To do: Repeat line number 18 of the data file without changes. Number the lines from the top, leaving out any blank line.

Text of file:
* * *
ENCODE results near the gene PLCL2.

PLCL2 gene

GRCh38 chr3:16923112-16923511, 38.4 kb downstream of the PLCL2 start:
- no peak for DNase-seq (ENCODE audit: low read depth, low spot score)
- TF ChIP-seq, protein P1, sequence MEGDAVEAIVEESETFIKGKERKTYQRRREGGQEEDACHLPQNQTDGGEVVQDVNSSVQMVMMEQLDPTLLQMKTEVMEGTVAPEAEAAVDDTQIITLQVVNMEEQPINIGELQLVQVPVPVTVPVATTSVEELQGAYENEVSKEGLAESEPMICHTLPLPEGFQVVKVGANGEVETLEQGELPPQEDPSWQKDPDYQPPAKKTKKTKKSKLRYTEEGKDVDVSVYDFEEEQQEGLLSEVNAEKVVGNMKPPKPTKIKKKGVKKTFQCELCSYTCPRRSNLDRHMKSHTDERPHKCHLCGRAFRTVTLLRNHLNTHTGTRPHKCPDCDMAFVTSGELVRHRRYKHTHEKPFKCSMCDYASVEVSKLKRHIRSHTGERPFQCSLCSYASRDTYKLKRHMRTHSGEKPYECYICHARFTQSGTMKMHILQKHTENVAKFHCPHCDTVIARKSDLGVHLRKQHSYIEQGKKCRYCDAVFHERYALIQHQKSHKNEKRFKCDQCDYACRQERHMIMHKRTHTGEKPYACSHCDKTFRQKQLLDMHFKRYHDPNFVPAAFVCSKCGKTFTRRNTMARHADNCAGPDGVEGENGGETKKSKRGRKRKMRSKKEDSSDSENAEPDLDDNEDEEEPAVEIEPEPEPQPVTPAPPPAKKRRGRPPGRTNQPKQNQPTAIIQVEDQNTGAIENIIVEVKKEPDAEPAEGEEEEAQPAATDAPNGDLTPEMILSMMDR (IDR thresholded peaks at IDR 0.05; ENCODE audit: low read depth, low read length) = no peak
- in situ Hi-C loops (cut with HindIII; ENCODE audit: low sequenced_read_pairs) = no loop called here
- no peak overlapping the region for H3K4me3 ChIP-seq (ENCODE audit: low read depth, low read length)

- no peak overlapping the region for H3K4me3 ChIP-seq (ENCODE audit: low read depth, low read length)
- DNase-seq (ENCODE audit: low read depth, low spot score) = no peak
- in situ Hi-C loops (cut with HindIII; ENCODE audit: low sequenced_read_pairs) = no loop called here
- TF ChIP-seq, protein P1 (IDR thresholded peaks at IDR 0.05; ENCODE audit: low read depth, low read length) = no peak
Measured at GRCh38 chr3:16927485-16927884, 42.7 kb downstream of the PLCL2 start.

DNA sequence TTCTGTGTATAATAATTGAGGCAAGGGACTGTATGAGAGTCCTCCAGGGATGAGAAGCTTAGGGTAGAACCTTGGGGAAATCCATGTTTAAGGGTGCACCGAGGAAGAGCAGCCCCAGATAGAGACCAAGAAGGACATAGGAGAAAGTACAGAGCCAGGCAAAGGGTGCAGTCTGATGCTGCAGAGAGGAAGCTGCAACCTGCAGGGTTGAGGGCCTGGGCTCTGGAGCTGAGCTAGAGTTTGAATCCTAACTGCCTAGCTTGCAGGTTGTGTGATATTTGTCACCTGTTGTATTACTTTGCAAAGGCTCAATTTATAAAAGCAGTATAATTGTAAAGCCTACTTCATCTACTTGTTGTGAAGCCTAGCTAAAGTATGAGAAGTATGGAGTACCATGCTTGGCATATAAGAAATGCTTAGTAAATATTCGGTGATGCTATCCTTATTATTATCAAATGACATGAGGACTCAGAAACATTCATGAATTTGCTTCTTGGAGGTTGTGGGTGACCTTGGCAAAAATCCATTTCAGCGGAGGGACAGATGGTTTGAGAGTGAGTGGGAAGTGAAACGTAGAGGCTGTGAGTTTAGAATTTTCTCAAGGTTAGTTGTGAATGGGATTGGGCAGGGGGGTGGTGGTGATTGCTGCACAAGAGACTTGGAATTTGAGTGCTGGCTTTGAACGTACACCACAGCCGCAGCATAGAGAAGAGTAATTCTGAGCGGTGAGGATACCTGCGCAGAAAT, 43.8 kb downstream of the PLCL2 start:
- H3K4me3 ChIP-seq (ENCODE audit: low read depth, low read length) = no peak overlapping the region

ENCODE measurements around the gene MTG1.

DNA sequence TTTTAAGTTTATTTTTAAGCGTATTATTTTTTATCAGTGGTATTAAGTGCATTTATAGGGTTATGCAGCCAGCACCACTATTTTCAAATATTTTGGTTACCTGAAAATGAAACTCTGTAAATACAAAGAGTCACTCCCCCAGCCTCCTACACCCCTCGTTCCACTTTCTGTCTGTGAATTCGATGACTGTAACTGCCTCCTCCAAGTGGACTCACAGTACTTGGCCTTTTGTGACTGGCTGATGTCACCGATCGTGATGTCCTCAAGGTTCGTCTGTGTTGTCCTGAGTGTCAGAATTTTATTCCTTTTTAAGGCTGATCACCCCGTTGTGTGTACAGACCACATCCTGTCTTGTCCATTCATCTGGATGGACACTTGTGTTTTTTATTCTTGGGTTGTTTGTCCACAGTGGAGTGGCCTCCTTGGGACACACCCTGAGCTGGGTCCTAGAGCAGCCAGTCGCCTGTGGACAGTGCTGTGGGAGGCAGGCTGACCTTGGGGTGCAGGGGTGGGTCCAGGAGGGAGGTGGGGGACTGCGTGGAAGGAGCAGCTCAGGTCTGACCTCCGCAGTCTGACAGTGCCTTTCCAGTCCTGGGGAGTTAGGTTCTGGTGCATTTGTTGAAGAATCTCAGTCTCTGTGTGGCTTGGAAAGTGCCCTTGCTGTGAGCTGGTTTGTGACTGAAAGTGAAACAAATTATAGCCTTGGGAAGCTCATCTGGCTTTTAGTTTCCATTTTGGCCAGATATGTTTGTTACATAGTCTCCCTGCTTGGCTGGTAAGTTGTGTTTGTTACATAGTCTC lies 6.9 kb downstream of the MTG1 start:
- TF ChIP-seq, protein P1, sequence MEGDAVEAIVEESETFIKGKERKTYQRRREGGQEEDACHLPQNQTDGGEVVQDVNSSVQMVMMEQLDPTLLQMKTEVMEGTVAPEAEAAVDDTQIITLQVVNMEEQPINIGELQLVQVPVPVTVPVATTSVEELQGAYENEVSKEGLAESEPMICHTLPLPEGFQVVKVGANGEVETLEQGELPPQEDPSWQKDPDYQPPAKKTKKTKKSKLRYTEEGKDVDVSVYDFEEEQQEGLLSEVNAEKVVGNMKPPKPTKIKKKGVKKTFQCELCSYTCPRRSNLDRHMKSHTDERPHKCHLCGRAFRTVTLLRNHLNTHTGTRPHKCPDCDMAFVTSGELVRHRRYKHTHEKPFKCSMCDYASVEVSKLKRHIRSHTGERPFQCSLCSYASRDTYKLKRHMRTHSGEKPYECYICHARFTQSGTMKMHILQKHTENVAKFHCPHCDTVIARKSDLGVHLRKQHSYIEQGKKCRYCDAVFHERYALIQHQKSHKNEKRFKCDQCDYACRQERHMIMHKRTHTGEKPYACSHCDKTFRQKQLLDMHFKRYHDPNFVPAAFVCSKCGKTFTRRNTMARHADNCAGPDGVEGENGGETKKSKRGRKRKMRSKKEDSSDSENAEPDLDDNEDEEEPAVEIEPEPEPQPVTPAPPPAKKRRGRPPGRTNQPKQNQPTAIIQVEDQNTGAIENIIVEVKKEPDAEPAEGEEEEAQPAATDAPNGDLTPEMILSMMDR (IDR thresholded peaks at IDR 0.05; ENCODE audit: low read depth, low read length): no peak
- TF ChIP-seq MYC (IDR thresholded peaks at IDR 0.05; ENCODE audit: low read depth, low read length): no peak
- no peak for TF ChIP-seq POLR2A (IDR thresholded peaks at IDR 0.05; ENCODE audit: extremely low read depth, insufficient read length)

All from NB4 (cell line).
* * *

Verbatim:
- TF ChIP-seq MYC (IDR thresholded peaks at IDR 0.05; ENCODE audit: low read depth, low read length): no peak